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- (-) Remove Introductory Biology filter Introductory Biology
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Using Pathway Maps to Link Concepts, Peer Review, Primary Literature Searches and Data Assessment in Large Enrollment...Learning Objectives
- Define basic concepts and terminology of Ecosystem Ecology
- Link biological processes that affect each other
- Evaluate whether the link causes a positive, negative, or neutral effect
- Find primary literature
- Identify data that correctly supports or refutes an hypothesis
Follow the Sulfur: Using Yeast Mutants to Study a Metabolic PathwayLearning ObjectivesAt the end of this lesson, students will be able to:
- use spot plating techniques to compare the growth of yeast strains on solid culture media.
- predict the ability of specific met deletion strains to grow on media containing various sulfur sources.
- predict how mutations in specific genes will affect the concentrations of metabolites in the pathways involved in methionine biosynthesis.
Antibiotic Resistance Genes Detection in Environmental SamplesLearning ObjectivesAfter completing this laboratory series, students will be able to:
- apply the scientific method in formulating a hypothesis, designing a controlled experiment using appropriate molecular biology techniques, and analyzing experimental results;
- conduct a molecular biology experiment and explain the principles behind methodologies, such as accurate use of micropipettes, PCR (polymerase chain reaction), and gel electrophoresis;
- determine the presence of antibiotic-resistance genes in environmental samples by analyzing PCR products using gel electrophoresis;
- explain mechanisms of microbial antibiotic resistance;
- contribute data to the Antibiotic Resistance Genes Network;
- define and apply key concepts of antibiotic resistance and gene identification via PCR fragment size.
You and Your Oral Microflora: Introducing non-biology majors to their “forgotten organ”Learning ObjectivesStudents will be able to:
- Explain both beneficial and detrimental roles of microbes in human health.
- Compare and contrast DNA replication as it occurs inside a cell versus in a test tube
- Identify an unknown sequence of DNA by performing a BLAST search
- Navigate sources of scientific information to assess the accuracy of their experimental techniques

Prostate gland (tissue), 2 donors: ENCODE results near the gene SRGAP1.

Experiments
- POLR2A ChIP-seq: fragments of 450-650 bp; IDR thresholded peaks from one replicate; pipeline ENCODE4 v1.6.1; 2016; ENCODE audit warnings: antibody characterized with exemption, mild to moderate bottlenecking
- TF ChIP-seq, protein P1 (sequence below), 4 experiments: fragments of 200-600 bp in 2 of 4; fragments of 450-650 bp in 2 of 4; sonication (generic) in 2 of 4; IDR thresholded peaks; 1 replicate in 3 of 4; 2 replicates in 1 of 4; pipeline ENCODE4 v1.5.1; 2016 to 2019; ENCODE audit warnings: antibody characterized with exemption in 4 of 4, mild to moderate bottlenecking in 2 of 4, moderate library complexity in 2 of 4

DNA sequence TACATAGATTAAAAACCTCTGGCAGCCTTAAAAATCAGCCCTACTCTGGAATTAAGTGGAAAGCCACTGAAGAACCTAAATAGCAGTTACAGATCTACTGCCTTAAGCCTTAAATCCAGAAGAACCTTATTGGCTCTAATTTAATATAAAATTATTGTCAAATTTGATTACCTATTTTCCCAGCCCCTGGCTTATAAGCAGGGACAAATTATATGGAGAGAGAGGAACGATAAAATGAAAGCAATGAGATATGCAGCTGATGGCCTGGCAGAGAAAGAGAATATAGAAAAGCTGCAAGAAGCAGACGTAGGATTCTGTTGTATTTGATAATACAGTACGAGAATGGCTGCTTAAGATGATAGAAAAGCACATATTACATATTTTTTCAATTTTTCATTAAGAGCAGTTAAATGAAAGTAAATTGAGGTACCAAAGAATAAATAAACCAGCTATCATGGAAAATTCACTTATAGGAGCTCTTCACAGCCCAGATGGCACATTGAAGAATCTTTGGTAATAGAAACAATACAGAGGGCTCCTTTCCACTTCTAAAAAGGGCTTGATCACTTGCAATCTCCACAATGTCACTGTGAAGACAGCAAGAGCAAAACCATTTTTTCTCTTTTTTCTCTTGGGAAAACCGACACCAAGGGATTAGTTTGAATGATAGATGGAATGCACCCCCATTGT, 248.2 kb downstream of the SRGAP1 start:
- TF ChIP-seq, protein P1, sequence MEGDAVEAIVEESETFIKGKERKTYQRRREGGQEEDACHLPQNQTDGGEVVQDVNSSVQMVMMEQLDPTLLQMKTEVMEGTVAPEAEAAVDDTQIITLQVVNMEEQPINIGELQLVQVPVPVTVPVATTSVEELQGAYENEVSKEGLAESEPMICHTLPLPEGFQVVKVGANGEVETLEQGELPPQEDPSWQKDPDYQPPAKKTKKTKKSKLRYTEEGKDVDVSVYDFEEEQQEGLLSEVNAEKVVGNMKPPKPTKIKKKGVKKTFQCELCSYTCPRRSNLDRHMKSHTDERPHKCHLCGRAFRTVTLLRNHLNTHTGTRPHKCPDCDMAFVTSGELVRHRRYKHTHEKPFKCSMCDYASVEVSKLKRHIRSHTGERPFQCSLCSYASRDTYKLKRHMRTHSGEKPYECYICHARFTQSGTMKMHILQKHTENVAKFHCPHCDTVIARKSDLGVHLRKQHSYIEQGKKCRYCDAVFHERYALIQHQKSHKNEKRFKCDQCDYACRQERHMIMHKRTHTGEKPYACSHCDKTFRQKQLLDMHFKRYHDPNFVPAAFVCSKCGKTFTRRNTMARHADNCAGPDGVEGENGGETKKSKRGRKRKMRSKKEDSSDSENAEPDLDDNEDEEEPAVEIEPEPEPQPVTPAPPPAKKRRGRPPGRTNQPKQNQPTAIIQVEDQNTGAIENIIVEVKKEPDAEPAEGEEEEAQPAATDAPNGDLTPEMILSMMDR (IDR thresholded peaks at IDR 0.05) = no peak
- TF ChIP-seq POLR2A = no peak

Homologous chromosomes? Exploring human sex chromosomes, sex determination and sex reversal using bioinformatics...Learning ObjectivesStudents successfully completing this lesson will:
- Practice navigating an online bioinformatics resource and identify evidence relevant to solving investigation questions
- Contrast the array of genes expected on homologous autosomal chromosomes pairs with the array of genes expected on sex chromosome pairs
- Use bioinformatics evidence to defend the definition of homologous chromosomes
- Define chromosomal sex and defend the definition using experimental data
- Investigate the genetic basis of human chromosomal sex determination
- Identify at least two genetic mutations can lead to sex reversal
Sequence Similarity: An inquiry based and "under the hood" approach for incorporating molecular sequence...Learning ObjectivesAt the end of this lesson, students will be able to:
- Define similarity in a non-biological and biological sense when provided with two strings of letters.
- Quantify the similarity between two gene/protein sequences.
- Explain how a substitution matrix is used to quantify similarity.
- Calculate amino acid similarity scores using a scoring matrix.
- Demonstrate how to access genomic data (e.g., from NCBI nucleotide and protein databases).
- Demonstrate how to use bioinformatics tools to analyze genomic data (e.g., BLASTP), explain a simplified BLAST search algorithm including how similarity is used to perform a BLAST search, and how to evaluate the results of a BLAST search.
- Create a nearest-neighbor distance matrix.
- Create a multiple sequence alignment using a nearest-neighbor distance matrix and a phylogram based on similarity of amino acid sequences.
- Use appropriate bioinformatics sequence alignment tools to investigate a biological question.
Meiosis: A Play in Three Acts, Starring DNA SequenceLearning Objectives
- Students will be able to identify sister chromatids and homologous chromosomes at different stages of meiosis.
- Students will be able to identify haploid and diploid cells, whether or not the chromosomes are replicated.
- Students will be able to explain why homologous chromosomes must pair during meiosis.
- Students will be able to relate DNA sequence similarity to chromosomal structures.
- Students will be able to identify crossing over as the key to proper pairing of homologous chromosomes during meiosis.
- Students will be able to predict the outcomes of meiosis for a particular individual or cell.
Using Synthetic Biology and pClone Red for Authentic Research on Promoter Function: Introductory Biology (identifying...Learning Objectives
- Describe how cells can produce proteins at the right time and correct amount.
- Diagram how a repressor works to reduce transcription.
- Diagram how an activator works to increase transcription.
- Identify a new promoter from literature and design a method to clone it and test its function.
- Successfully and safely manipulate DNA and Escherichia coli for ligation and transformation experiments.
- Design an experiment to verify a new promoter has been cloned into a destination vector.
- Design an experiment to measure the strength of a promoter.
- Analyze data showing reporter protein produced and use the data to assess promoter strength.
- Define type IIs restriction enzymes.
- Distinguish between type II and type IIs restriction enzymes.
- Explain how Golden Gate Assembly (GGA) works.
- Measure the relative strength of a promoter compared to a standard promoter.